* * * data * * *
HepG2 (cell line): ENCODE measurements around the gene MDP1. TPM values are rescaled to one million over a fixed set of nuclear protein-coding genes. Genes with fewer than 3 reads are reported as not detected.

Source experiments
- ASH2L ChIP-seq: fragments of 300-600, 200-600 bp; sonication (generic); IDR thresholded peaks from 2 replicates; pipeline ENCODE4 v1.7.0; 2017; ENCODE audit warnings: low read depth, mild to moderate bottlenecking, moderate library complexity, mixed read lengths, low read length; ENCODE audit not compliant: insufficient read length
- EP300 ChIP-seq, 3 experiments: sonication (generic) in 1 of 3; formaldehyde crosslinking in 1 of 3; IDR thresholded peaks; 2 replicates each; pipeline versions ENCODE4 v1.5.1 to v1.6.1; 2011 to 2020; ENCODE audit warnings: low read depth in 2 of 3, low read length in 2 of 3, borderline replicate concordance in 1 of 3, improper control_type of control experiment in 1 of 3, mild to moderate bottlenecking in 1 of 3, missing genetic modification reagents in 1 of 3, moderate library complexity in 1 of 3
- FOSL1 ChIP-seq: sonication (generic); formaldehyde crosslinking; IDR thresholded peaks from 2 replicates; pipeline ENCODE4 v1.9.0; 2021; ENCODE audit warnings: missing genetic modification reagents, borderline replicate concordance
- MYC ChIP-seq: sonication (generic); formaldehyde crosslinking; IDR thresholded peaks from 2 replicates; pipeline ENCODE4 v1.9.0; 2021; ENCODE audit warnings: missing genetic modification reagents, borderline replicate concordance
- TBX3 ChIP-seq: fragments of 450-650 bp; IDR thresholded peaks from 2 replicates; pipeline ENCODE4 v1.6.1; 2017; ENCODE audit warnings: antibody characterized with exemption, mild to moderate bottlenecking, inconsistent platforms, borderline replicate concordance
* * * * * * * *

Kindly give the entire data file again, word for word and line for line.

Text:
HepG2 (cell line): ENCODE measurements around the gene MDP1. TPM values are rescaled to one million over a fixed set of nuclear protein-coding genes. Genes with fewer than 3 reads are reported as not detected.

Source experiments
- ASH2L ChIP-seq: fragments of 300-600, 200-600 bp; sonication (generic); IDR thresholded peaks from 2 replicates; pipeline ENCODE4 v1.7.0; 2017; ENCODE audit warnings: low read depth, mild to moderate bottlenecking, moderate library complexity, mixed read lengths, low read length; ENCODE audit not compliant: insufficient read length
- EP300 ChIP-seq, 3 experiments: sonication (generic) in 1 of 3; formaldehyde crosslinking in 1 of 3; IDR thresholded peaks; 2 replicates each; pipeline versions ENCODE4 v1.5.1 to v1.6.1; 2011 to 2020; ENCODE audit warnings: low read depth in 2 of 3, low read length in 2 of 3, borderline replicate concordance in 1 of 3, improper control_type of control experiment in 1 of 3, mild to moderate bottlenecking in 1 of 3, missing genetic modification reagents in 1 of 3, moderate library complexity in 1 of 3
- FOSL1 ChIP-seq: sonication (generic); formaldehyde crosslinking; IDR thresholded peaks from 2 replicates; pipeline ENCODE4 v1.9.0; 2021; ENCODE audit warnings: missing genetic modification reagents, borderline replicate concordance
- MYC ChIP-seq: sonication (generic); formaldehyde crosslinking; IDR thresholded peaks from 2 replicates; pipeline ENCODE4 v1.9.0; 2021; ENCODE audit warnings: missing genetic modification reagents, borderline replicate concordance
- TBX3 ChIP-seq: fragments of 450-650 bp; IDR thresholded peaks from 2 replicates; pipeline ENCODE4 v1.6.1; 2017; ENCODE audit warnings: antibody characterized with exemption, mild to moderate bottlenecking, inconsistent platforms, borderline replicate concordance